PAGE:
The Gate of Heaven

Think with me for a minute:

Genesis 28:17 says, "And he was afraid and said, "How awesome is this place! This is none other than the house of God, and this is the gate of heaven!" 

In this case, the gate of heaven was described asa ladder, set up on the earth, and its top reached to heaven; and there the angels of God were ascending and descending on it. [28:12] From earth. To heaven. The house of God is the gate of heaven. Hmmm.

Principle: the house of God is the gate of heaven. It is specifically the means of accessing heaven from earth.

I Corinthians 3:16 (or 6:19) declares that in our day, the house of God [the “temple” of God, the habitation of God] is you. Well, and me. We are – specifically, our bodies are – the temple, the dwelling place of God.

Therefore (and this might stretch you as much as it stretches me): you are a gate of heaven. Note: not a gate “to heaven,” but “of heaven.” There’s a difference.

In Jacob’s vocabulary, there is “a ladder, set up IN YOU, and its top reached to heaven; and there the angels of God were ascending and descending on it.

So I’ve been reflecting on what it means that I am a “gate of heaven.”

·         For people who don’t have any other access, I am an access point to Heaven.

·         I can, myself, access heaven. I can take day trips there. (John 3:13: No one has ever gone into heaven except the one who came from heaven—the Son of Man. Jesus is announcing that, as early as John 3, he has taken day trips to heaven.)

·         Heaven also has access to earth through you. But (“set up on the earth, and its top reached to heaven”) it takes my initiative on Earth to release Heaven.

·         If my NT “gate of heaven” is like Jacob’s OT “gate of heaven” (I’m not quite ready to make that as an assumption), then angels have access from heaven to earth, and from earth to heaven through me. One word: Whoa!

If nothing else, this perspective requires that I take seriously my role as a son of the Kingdom, as a “king and priest” [Revelation 1:6 & 5:10] of our God. 

English is Not God's First Language

I was involved in a conversation today about interpreting prophetic symbols, what does this symbol mean? What does that symbol in a dream mean? When he talks about sheep in Song of Solomon, what’s that a picture of?

I'm kind of changing my worldview on those kinds of things. I used to love to look up all the symbols in a dictionary and solve the problem, kind of like a math problem. I still think those kind of references are valuable (My favorite:, but I have a different paradigm nowadays.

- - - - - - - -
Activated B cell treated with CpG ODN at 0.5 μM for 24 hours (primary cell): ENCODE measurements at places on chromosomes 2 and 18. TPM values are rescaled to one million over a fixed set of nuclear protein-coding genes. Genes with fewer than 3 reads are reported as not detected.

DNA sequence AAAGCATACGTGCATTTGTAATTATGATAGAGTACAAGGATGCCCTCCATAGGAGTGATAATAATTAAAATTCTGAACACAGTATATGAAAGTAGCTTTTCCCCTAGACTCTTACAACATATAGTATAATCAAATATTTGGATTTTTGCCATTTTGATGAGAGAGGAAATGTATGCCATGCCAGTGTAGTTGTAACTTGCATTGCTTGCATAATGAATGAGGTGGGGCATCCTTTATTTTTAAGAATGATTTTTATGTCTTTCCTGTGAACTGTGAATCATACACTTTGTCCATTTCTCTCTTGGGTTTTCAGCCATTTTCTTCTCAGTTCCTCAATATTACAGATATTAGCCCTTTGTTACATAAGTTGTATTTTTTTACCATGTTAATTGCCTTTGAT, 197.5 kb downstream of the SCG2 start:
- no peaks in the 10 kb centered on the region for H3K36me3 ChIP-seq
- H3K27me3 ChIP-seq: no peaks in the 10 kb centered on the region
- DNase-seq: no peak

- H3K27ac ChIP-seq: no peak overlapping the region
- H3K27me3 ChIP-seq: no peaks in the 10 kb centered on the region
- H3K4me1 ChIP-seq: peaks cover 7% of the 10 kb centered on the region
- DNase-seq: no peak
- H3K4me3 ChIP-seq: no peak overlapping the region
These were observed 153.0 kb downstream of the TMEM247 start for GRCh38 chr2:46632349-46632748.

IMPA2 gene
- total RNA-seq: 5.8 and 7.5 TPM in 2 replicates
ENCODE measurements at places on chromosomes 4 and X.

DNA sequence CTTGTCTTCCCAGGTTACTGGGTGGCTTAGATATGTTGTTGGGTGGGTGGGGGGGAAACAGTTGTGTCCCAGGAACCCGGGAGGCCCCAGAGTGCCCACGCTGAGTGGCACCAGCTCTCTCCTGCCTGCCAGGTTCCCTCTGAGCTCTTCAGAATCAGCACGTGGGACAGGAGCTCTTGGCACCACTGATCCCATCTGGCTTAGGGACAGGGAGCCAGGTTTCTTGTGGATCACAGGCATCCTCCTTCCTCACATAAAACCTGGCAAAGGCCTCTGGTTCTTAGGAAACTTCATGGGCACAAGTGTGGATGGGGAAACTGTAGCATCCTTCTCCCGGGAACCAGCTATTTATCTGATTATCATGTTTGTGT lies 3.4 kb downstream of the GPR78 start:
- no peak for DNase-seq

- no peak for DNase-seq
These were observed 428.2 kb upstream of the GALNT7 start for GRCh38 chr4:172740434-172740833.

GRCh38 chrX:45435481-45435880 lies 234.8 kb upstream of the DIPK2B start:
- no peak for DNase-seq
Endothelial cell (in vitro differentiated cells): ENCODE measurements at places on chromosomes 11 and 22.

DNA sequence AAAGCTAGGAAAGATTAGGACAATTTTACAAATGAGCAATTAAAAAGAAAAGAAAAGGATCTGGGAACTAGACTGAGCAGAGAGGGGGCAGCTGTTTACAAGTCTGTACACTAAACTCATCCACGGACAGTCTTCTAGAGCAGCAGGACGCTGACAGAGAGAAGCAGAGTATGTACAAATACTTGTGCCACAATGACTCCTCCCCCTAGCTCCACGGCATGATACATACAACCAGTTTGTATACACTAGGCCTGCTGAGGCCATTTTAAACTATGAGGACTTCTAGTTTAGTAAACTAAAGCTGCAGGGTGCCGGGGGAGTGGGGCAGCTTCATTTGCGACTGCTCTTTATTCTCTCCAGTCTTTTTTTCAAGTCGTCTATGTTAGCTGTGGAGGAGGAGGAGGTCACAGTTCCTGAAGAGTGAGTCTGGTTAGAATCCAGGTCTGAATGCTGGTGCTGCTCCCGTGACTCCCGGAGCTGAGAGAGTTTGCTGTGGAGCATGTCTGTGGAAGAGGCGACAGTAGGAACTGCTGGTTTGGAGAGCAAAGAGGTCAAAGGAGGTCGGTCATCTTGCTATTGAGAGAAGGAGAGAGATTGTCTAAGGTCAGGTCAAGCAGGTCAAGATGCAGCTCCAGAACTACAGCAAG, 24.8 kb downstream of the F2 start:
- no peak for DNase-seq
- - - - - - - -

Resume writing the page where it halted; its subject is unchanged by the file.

Fundamentally, when I have a dream or a vision or a prophetic word, God is not setting up some sort of IQ test. The Father is the most romantic person in the history of the universe; these are in the language of romance, they’re not puzzles and tricks. His goal is not that I go to a dictionary, but that I come to him; maybe that I bring the dictionary with me and he and I work together on my difficulty with his love language.

So nowadays, when I’m asked, “What does this symbol mean?” I scratch my head. There isn’t a cast-in-stone, never-an-exception answer to any of his images, like there always was in math class. The better question is “What does this symbol mean to you?”

You see, when he speaks to me, we have a language issue complicating the communication between us. English is my native language, but it is NOT his native tongue. His native language (go look at Genesis 1) is creativity. The result of his speaking is galaxies and fishes and waterfalls and provision and purpose. He speaks a language of love.

My wife and I have a language that we don’t share with others. Not even our children understand our love language. When she says, “Ding!” to me, it means something different than when she says “Ding!” to any other person on this planet. (And you don't have a clue what she’s talking about!)

It’s that way with the love language between God and me, too. When he uses an image in our conversation together, it means something personal, something that he may or may not have shared with any other person on this planet. 
Sure, he uses a common vocabulary when he’s speaking to the masses (and that’s when the Prophet’s Dictionary is most helpful!), but when he draws my attention to an interesting thing in the news, or a particular number keeps showing up on my digital clock, or I keep having a particular line from a song run through my head… when he’s speaking to me personally, he’s using the love language that he and I have developed in our intimate times together.
That’s clearly an argument in favor of intimate times together, isn’t it? If he’s going to use vocabulary or imagery that is birthed from our intimate relationship, then I won’t know that vocabulary (and in fact, our language may not exist) unless we have time together to develop it. So I’ll understand his mysteries better as we spend time together.
But the other side of it is this: I’m going to stop looking to what your love language says when he’s speaking to me in my love language. In fact, I can’t really go to someone else and say, “God said this to me; what does it mean?” Nobody else has been part of my intimate times with him; nobody else shares my intimate love language with him.